Jun 5, 2024 - Technology

Signal's Meredith Whittaker: AI is a privacy nightmare

Meredith Whittaker on stage at the Axios AI+ Summit in New York

Meredith Whittaker. Photo credit: DP Jolly on behalf of Axios

The ChatGPT era's AI fever was engineered by tech giants who've been collecting users' personal information for the last decade, privacy expert Meredith Whittaker said at Axios' AI+ Summit Wednesday.

Why it matters: "If you close your eyes and imagine every email you've ever sent put in a database searchable by everyone, you know" why you should care about protecting your data, Whittaker said — and why you might worry about the AI era.

The big picture: Whittaker, president of encrypted messaging app Signal and co-founder of the AI Now Institute, has been an outspoken critic of the "surveillance business model" favored by big tech platforms.

  • Because it costs so much money to create and run AI models, tech companies will inevitably try to pay for them by selling our personal information, Whittaker told Axios' Ina Fried at the event in New York.
  • "It costs hundreds of millions of dollars to train these models," Whittaker said. "So there is deep pressure from companies — that are basically promising God and delivering email prompts — to make some return on investment in this technology."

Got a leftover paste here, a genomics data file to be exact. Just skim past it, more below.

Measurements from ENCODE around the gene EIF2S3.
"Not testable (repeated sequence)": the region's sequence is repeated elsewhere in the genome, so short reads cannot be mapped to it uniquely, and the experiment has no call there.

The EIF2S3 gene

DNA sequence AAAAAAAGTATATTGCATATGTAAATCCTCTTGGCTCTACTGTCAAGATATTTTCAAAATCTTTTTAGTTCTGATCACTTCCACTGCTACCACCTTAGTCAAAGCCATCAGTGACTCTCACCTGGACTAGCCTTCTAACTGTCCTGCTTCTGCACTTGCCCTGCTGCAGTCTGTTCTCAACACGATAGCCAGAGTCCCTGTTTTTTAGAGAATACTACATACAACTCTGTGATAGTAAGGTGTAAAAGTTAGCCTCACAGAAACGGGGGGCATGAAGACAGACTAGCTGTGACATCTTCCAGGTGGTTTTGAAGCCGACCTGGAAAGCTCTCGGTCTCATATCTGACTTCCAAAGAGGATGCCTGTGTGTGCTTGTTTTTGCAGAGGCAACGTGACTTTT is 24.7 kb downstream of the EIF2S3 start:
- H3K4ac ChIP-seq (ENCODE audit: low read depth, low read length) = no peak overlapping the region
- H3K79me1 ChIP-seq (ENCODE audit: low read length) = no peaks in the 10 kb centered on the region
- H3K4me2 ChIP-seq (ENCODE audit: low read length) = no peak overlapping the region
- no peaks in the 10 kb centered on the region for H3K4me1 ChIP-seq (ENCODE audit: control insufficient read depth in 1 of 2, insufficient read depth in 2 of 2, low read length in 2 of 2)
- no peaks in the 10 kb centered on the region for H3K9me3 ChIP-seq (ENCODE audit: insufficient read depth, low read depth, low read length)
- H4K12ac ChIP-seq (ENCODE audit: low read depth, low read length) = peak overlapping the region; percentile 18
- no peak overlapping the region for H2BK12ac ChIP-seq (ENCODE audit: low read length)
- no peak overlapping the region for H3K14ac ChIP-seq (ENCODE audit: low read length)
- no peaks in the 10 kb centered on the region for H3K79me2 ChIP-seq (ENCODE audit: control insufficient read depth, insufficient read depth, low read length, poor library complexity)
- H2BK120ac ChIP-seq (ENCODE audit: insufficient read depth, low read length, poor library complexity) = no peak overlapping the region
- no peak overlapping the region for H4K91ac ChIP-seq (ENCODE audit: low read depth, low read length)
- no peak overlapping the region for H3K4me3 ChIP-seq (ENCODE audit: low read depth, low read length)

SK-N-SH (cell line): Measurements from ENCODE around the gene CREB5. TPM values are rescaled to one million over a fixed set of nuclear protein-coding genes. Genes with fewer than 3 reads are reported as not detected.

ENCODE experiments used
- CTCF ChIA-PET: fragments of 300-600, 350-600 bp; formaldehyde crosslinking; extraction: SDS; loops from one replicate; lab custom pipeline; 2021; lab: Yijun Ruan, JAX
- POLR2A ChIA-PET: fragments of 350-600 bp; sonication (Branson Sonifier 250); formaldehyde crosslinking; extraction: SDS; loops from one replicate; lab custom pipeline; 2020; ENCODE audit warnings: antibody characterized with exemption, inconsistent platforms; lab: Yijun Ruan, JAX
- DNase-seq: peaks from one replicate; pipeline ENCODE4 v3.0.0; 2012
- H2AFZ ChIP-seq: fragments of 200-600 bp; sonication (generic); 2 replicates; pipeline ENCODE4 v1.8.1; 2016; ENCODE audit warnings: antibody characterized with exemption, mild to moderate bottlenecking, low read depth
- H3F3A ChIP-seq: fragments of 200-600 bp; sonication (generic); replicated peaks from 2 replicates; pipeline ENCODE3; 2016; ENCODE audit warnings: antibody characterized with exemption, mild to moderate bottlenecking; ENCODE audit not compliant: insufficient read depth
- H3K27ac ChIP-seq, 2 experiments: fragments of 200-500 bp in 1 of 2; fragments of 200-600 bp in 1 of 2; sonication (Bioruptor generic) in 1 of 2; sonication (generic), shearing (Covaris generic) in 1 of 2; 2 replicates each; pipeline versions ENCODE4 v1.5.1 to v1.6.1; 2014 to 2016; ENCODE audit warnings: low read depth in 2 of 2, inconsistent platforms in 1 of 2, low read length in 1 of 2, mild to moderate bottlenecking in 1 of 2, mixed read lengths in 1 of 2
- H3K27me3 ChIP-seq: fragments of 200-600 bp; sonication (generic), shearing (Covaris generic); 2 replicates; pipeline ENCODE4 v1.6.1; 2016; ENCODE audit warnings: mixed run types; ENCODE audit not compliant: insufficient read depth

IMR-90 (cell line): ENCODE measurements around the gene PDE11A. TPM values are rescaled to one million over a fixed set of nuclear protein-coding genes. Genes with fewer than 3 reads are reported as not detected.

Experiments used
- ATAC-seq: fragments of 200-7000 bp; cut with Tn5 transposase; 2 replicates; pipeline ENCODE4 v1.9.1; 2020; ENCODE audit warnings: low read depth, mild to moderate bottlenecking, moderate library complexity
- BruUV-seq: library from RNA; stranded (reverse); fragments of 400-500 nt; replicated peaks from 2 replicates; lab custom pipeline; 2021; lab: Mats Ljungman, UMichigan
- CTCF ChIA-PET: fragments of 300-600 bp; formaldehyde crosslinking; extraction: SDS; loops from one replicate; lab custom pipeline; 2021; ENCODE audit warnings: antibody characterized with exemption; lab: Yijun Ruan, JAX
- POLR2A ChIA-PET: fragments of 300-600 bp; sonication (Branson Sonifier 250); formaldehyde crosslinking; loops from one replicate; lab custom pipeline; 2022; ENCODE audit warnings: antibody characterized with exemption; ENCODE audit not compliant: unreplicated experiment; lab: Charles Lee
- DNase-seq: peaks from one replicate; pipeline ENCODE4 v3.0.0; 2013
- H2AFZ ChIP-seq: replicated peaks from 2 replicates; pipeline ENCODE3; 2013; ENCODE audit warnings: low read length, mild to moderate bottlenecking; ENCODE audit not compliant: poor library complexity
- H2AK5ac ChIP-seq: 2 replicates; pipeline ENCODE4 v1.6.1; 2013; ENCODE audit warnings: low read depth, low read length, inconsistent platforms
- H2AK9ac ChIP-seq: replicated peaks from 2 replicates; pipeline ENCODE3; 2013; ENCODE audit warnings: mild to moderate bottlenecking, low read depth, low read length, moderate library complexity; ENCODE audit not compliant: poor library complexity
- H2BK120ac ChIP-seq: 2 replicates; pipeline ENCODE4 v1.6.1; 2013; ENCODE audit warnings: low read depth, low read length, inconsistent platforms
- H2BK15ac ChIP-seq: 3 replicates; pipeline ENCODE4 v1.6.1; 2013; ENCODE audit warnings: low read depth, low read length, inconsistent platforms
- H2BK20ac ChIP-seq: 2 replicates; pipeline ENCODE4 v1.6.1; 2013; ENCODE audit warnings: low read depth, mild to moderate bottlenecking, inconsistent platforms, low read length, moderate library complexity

Between the lines: Signal — which provides a fully encrypted messaging service — is a tech company, too, but a non-profit.

  • "We looked at the cold, hard business model of tech," Whittaker said, "and realized that if we were a for-profit it is very likely that we would be pushed to erode privacy guarantees in an industry where collecting, selling, and making use of personal data is the primary economic driver."

Whittaker called Microsoft's new Recall feature, which keeps an AI-searchable database of everything you do on your computer, "a serious hijacking of trust" and "a dangerous honeypot for hackers."

  • Many people run the Signal app on their desktops and have an expectation of privacy and encryption.
  • "I think we should be mortified," Whittaker said. "Especially those of us who have a bit of understanding of what this tech actually does and the track record of these companies and the political environment in which they're operating in."

The other side: Microsoft says Recall lets users delete specific snapshots, choose specific websites or apps not to include in Recall, and to snooze the feature for a particular period of time.

  • The company also suggests Recall data could help security teams track down malware infections.

Yes but: Whittaker does believe AI has some value. "It's not a useless technology," she said.

  • "There's a sort of groupthink around AI where people aren't pausing to actually differentiate between where our large models that recognize patterns are useful...and where we need to leave them alone," Whittaker told Fried.
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